Tate Britain, the National Gallery, and more

Eight of us met at Tate Britain on a cold but dry Saturday January 19th. We were there to see the Burne-Jones exhibition, although a couple of us baulked at the admission cost and just went round the rest of the Tate. There was the usual grumbling that the admission automatically assumes you are a 40% taxpayer and adds on a couple of pounds, requiring you to say, in a clear voice, that you do not want to have it under Gift Aid. It makes you feel cheap, which I suppose is part of the plan, but really, isn’t the gallery satisfied enough with the extra 25% it gets under Gift Aid? I would happily agree to Gift Aid if it does not cost me any more than the already high admission charge. Ah well, back to the exhibition...

efog tate 190119 135429artBurne-Jones was one of the last of the Pre-Raphaelites and worked a lot with William Morris. He produced and designed works for tapestries, paintings, stained glass windows, and so on. It was a surprise to see so much work – there were 7 rooms full of his work – and it took us more than 2 hours to get round. All of us agreed it was a wonderful exhibition and felt a bit mollified about the cost (Sorry, last time I shall mention it). Meeting up with the others who had toured the rest of the gallery we then adjourned to a nearby pub for lunch.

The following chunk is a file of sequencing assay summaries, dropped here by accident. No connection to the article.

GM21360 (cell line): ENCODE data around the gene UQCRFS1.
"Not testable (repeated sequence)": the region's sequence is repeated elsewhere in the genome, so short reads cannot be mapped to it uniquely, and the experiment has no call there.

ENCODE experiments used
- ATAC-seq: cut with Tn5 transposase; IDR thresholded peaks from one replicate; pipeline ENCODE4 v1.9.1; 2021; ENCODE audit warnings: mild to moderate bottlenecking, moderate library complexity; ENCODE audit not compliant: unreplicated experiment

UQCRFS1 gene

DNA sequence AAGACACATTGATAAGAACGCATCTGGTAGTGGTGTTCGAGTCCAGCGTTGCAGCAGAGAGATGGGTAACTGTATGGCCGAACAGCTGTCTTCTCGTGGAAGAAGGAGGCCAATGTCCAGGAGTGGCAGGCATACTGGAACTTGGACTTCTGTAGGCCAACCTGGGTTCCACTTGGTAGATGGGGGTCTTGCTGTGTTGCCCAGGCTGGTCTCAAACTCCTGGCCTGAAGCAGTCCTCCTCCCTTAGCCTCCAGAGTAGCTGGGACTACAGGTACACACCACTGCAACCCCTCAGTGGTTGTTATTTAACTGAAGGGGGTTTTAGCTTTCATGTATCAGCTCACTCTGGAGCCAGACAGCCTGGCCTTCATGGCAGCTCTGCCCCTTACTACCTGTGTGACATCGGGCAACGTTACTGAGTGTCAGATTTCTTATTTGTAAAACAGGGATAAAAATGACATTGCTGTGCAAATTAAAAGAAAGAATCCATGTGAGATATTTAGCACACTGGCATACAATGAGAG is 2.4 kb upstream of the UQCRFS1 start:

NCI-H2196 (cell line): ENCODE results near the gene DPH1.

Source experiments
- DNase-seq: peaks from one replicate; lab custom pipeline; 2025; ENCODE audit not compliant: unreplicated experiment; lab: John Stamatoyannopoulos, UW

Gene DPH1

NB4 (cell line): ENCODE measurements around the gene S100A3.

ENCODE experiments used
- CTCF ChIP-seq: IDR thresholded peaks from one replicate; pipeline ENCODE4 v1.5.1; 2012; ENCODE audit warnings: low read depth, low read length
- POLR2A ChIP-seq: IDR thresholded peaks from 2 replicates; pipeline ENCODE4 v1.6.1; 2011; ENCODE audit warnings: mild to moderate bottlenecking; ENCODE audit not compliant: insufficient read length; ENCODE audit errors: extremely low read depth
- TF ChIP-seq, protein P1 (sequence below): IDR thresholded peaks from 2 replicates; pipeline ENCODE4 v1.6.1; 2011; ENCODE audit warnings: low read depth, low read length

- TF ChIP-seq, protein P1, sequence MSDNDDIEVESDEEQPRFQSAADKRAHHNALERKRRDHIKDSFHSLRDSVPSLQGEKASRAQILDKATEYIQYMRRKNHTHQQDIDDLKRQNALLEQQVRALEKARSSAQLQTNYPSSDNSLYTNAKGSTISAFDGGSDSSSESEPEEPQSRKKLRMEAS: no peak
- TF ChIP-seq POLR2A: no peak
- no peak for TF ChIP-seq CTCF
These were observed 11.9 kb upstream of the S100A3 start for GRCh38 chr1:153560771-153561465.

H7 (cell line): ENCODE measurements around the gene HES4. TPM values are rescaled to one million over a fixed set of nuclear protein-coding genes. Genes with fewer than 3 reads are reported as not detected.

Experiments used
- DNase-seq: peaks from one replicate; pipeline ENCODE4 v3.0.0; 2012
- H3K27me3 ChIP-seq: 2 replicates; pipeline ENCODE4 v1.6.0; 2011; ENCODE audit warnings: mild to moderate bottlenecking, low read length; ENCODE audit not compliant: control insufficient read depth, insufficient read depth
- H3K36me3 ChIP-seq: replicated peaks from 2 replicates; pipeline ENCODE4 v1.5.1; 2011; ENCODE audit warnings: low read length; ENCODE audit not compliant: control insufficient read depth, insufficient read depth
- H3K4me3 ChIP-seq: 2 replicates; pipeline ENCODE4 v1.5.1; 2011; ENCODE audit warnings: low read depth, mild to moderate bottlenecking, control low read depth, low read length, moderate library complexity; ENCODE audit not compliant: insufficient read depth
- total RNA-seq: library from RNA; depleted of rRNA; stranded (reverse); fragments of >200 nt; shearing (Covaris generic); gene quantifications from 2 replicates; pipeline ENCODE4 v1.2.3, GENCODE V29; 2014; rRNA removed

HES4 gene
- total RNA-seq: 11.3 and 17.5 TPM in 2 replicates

It was now 3 pm but we had not finished. We walked to Trafalgar Square, noting as we passed the Houses of Parliament and Whitehall how many protest groups were stridently demanding freedom, liberalism, justice in various countries from the Democratic Republic of Congo (when a country has to include Democratic in its title you know it is anything but) to Balochistan (look it up, I had to). The police were out in force to cope with the groups.

Dave wanted us to see the Rachael Maclean exhibition in the National Gallery (free this time – sorry, I lied!) There was a thoroughly entertaining video and examples of her art. A lot more colourful and bright compared to Burne-Jones. Coincidentally, Landseer’s Monarch of the Glen was on display in an adjoining gallery and was well worth seeing.

Exiting the National Gallery in the gathering dusk a few were planning on going to Stratford to watch Stan and Ollie, a film about Laurel and Hardy. A full day indeed! The rest of us went home.

Brian Unwin, 20th January 2019